Tommy Larkin is a unique musician. His songs capture his uniqueness, drawing his time spent in the military, and the kind of mental and emotional anguish that comes from experiencing war first hand. Although these qualities add an interesting layer a trivia to Larkin’s latest release, Truth in Anger, they do not totally define him; Tommy Larkin is not solely a political songwriter. One of Larkin’s strengths as a songwriter is his ability to deal with politically charged topics in a grounded, unpretentious voice. Larkin never preaches, but instead uses his experiences to tap into something universally emotional.

On “Typing and Cussing,” Truth in Anger’s opening track, Larkin asserts himself as a blues-rock loyalist. The guitars aren’t pristine and the percussion isn’t mechanically in time, but they’re not supposed to be. This music is about emotion, not precision, and Tommy Larkin’s got a lot of it. “Something Happened,” continues to build on human emotion, chronicling the struggles of war and acknowledging the fact that, “some won’t make it back.” The song opens with a sample from a telephone call between a couple in which a man explains to his wife that “something happened”; this seemingly small touch adds greatly to the song’s emotional weight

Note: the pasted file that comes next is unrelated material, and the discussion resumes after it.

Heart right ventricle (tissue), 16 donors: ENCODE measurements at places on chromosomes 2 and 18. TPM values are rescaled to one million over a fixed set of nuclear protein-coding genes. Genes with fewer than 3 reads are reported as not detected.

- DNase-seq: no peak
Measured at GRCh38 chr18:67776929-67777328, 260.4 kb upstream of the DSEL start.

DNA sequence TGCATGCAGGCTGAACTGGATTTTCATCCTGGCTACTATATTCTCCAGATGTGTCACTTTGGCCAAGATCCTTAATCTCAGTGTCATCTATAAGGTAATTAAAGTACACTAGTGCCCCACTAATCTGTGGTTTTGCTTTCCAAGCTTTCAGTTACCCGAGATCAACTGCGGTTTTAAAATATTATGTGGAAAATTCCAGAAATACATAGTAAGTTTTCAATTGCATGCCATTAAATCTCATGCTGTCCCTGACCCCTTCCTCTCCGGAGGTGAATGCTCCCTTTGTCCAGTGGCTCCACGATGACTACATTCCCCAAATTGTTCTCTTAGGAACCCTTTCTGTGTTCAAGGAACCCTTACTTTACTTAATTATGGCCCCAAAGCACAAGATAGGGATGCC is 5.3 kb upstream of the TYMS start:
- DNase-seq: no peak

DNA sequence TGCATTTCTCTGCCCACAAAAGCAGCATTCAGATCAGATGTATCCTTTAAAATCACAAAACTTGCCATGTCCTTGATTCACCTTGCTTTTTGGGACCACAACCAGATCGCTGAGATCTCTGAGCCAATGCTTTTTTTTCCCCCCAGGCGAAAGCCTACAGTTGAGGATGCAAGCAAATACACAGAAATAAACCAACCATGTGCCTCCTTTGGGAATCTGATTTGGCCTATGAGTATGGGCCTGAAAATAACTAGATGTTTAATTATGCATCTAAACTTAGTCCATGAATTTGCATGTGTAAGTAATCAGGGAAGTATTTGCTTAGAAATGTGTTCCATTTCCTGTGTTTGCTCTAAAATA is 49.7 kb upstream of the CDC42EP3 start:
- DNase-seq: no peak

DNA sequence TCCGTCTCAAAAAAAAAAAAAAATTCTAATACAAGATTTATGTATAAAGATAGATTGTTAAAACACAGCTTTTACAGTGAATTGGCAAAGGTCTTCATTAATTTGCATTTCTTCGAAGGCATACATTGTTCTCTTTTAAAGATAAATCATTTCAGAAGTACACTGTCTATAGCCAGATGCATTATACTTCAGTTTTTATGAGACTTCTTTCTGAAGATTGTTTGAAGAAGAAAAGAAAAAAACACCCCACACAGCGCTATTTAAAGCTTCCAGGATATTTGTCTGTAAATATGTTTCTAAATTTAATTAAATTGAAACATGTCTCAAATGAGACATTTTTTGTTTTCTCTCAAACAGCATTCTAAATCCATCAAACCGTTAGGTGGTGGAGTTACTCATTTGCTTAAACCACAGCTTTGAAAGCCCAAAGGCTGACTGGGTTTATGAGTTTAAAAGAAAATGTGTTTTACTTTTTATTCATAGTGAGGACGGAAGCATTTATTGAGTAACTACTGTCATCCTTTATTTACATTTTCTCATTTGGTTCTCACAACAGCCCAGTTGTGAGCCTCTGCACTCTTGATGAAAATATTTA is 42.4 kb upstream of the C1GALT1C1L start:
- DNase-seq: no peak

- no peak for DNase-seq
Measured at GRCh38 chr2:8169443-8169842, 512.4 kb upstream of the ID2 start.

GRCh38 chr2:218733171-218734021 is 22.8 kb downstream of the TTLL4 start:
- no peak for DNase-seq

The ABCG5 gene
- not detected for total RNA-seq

Perhaps the most intriguing set of tracks on Truth in Anger is the five part “The Meaner You Are the Nicer I Get.” Each installment of this song contains nothing more than a few lines sung over twinkling, staccato piano notes. These short pieces help to give Truth an overarching theme, as well as break up up the longer, louder tracks.

As was stated in the beginning of this review, Tommy Larkin is a unique musician. There really isn’t any way of describing him in concrete terms. He’s got the quirky, lo-fi tendencies of a young Daniel Johnston, and the blues roots of De Stijl-era White Stripes, but Larkin still retains his own, stylized sound: and isn’t that the mark of a truly interesting musician?

Check Tommy Larkin out at his official website, on Facebook, and on iTunes.